‘I see a big future in a lot of young gymnasts’ – noted Irina Viner – ‘For example Arina and Dina Averina. Next year they will already start to perform senior exercises. At that stage I will start keeping a close eye on them. Next year there will be Youth Olympic Games where all participants will have a great chance to demonstrate their skills and justify their future in this sport’.
The twins from the left bank of the River Volga are often written about in the federal as well as international press. Unfortunately they are only known by a few rhythmic gymnastics fans in their native region. On 13th August this year the twins have already turned 15 years old – the key career point in this kind of sports discipline.
Dina and Arina have been doing gymnastics since they were four. They went to school up until they were 12 – but not like everybody else. They had to study every subject individually apart from music, drawing, PE, handycraft and Health & Safety. Training takes most of their time. The interesting fact is that, growing up in a small town, they have become members of the Russian National Team.
Later their sports career took them away to the Olympic Training Center in Moscow, bypassing the Nizhny Novgorod School of the Olympic Reserve – a rare event for a provincial town. So far Dina and Arina have attained master of sports qualification, won the Russian and international championships and became members of the junior national team. Moreover, twins are representing a regional armed forces team!
Training schedule is extremely hard – 10am to 13pm and 2pm to 5pm every single day. On top of that they have to study the school subjects.
Twin sisters are being coached by Vera Shatalina who is a head coach of the youth national team for individual rhythmic gymnastics. Vera Shatalina is an honoured coach in Russia having coached Alina Kabaeva (Olympic champion, 2 times world and 5 times European champion) and Olga Kapranova (world champion). The training sessions are overseen by Irina Viner.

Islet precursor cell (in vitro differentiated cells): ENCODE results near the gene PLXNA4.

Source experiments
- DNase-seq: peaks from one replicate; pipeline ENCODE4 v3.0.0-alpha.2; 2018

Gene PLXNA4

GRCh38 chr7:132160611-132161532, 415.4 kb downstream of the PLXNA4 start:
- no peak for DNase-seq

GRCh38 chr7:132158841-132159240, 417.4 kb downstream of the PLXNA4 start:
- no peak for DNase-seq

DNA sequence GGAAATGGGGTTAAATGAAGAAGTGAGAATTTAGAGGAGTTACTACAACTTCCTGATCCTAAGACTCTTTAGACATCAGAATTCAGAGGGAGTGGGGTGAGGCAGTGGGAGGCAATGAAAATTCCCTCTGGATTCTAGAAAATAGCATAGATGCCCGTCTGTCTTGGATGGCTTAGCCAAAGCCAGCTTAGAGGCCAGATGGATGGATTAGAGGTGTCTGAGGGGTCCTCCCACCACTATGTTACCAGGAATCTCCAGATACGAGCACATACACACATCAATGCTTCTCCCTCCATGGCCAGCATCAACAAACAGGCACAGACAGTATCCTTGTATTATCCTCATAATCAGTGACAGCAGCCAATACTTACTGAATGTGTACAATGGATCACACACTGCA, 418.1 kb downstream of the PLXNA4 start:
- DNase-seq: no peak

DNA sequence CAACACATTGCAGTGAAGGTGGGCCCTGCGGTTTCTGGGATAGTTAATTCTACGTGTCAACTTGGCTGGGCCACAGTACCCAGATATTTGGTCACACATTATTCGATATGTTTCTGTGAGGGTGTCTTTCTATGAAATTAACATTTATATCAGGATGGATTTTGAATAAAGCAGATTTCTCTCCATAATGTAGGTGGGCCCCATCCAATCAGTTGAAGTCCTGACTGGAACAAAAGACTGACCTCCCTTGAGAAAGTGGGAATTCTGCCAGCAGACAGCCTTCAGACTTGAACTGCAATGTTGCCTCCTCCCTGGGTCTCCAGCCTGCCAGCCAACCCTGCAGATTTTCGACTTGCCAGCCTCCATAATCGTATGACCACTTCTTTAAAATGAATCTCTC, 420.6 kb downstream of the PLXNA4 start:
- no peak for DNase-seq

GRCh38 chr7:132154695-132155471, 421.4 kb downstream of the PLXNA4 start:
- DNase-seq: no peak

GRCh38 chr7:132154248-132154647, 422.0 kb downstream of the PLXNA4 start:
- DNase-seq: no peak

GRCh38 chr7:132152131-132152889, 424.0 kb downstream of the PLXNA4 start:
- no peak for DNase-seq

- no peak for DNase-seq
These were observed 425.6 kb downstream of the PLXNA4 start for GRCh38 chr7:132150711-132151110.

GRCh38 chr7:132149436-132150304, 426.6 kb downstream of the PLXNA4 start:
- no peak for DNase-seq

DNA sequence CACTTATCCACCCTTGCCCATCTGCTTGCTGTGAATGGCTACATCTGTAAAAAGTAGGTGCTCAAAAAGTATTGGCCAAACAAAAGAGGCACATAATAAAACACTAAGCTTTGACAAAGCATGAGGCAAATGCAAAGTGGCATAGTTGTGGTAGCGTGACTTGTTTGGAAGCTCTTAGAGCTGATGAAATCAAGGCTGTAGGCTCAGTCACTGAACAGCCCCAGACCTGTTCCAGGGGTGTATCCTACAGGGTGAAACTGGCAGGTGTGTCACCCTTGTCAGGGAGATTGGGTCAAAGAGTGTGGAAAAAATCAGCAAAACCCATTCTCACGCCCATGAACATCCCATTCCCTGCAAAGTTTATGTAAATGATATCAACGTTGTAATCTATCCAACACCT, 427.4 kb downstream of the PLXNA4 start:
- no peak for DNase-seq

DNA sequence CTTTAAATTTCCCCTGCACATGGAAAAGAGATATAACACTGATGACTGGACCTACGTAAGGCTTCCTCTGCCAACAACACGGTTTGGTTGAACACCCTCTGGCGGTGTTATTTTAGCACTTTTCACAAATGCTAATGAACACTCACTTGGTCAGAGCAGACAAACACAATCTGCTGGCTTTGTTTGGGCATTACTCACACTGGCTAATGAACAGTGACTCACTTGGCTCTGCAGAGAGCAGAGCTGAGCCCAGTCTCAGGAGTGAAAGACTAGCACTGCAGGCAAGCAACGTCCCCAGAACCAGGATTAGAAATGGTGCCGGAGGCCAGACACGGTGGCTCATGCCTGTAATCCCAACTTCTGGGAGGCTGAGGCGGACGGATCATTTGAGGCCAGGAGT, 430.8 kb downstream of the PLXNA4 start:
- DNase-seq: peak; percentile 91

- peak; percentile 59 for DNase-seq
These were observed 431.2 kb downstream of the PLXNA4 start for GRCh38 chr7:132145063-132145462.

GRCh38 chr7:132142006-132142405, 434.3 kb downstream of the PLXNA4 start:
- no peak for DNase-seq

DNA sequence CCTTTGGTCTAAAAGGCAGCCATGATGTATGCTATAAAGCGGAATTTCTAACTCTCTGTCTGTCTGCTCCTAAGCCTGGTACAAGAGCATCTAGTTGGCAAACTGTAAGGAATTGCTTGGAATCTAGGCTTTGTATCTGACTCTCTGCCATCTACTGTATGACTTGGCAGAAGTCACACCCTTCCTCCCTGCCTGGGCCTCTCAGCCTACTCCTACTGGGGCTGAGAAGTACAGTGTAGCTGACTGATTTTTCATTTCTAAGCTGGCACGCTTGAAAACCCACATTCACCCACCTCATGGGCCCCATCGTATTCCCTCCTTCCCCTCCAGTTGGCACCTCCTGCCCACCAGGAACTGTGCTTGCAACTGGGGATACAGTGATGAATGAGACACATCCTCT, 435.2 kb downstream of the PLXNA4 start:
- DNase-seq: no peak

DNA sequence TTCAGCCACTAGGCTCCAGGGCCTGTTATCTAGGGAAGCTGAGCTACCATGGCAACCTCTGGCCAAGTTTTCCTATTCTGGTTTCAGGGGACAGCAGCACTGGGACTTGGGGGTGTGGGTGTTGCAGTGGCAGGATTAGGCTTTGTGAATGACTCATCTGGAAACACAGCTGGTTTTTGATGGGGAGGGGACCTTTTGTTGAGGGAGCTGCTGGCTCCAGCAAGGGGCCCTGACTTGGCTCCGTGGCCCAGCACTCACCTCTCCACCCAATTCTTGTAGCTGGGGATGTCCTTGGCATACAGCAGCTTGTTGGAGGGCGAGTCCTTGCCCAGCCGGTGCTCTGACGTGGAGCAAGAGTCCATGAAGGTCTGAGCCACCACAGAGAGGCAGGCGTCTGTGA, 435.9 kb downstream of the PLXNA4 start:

When it comes to the twins, their loved ones are always asked about how they tell them apart. Twin sisters turn out to be completely different to their coach. ‘Dina is a 100% athlete – she is very upset if she doesn’t take the first place. Arina is much softer and always cares for her sister as well as rivals’ – said Vera Shatalina – ‘I can tell them apart even when I speak to one of them on the phone. Some people often claim that young talents like these are deprived of their childhood. It’s just plain wrong – they are normal kids! If we analyze this issue, we will find that the free time that the junior gymnasts and average kids have is about the same. Ones simply spend their time training while others – using computers. Children these days are not particularly interested in doing sports or something in the natural environment. What you end up with is what you have worked for very hard – in this case, it’s either the results and healthy body, or a tainted vision.
In July 2013 VI Russian Student Spartakiada, which was held in Penza, brought together 152 participants from all across the nation. The competition was very tough and the team from Nizhny Novgorod took second place. Arina Averina took second place in the all-around – she won the hoop exercise and won silver for the ribbon and ball exercises. Dina took gold for the clubs exercise and two bronze medals in the all-around and ribbon exercise. By the way, this was a qualifying tournament for a trip to the fifth Russian-Chinese Youth Games in Shanghai.
According to the coach, the sports arena has been recently dominated by a good trend: the majority of the Olympic geniuses now come from the province. For example, there is only one gymnast from Moscow in the rhythmic national team (aged 15) which includes Averina twins. Ira Annenkova is from Sochi and Julia Bravikova – from Oryol . In October, Averina sisters are going to participate in the Russian Cup with the international competition tour after that. The girls are never told in advance of where they are going to go as they always have to be ready for performance.